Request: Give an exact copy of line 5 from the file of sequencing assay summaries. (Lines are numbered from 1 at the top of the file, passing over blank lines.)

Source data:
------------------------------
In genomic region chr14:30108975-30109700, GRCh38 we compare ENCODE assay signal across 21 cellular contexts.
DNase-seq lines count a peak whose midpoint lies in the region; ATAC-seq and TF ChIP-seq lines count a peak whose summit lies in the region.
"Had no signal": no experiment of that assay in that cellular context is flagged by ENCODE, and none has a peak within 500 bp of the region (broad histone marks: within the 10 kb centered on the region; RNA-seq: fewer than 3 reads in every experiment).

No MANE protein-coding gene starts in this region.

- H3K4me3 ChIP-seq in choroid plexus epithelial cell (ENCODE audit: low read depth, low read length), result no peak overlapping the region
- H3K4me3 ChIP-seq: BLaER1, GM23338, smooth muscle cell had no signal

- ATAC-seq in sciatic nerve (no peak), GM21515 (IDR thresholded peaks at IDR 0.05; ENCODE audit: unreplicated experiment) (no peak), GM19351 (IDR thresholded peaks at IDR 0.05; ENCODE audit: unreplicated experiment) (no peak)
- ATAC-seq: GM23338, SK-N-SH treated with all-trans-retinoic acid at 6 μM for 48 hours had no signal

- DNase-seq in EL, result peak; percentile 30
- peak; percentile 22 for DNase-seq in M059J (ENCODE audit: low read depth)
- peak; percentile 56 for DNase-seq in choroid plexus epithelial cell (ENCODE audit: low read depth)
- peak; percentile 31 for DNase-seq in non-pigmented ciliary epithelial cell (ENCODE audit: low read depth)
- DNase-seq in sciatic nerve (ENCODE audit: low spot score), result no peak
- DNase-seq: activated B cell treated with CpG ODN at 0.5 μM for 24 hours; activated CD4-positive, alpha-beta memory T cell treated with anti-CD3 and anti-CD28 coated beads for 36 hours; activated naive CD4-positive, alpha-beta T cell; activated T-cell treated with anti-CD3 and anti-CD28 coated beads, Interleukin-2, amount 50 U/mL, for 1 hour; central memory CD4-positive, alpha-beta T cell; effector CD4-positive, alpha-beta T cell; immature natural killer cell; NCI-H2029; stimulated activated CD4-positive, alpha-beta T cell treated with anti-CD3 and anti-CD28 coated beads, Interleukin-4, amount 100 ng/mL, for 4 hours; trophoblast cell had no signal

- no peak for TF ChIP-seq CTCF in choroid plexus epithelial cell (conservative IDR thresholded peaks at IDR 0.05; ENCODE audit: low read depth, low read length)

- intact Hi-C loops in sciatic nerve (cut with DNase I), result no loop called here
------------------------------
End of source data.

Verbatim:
- H3K4me3 ChIP-seq in choroid plexus epithelial cell (ENCODE audit: low read depth, low read length), result no peak overlapping the region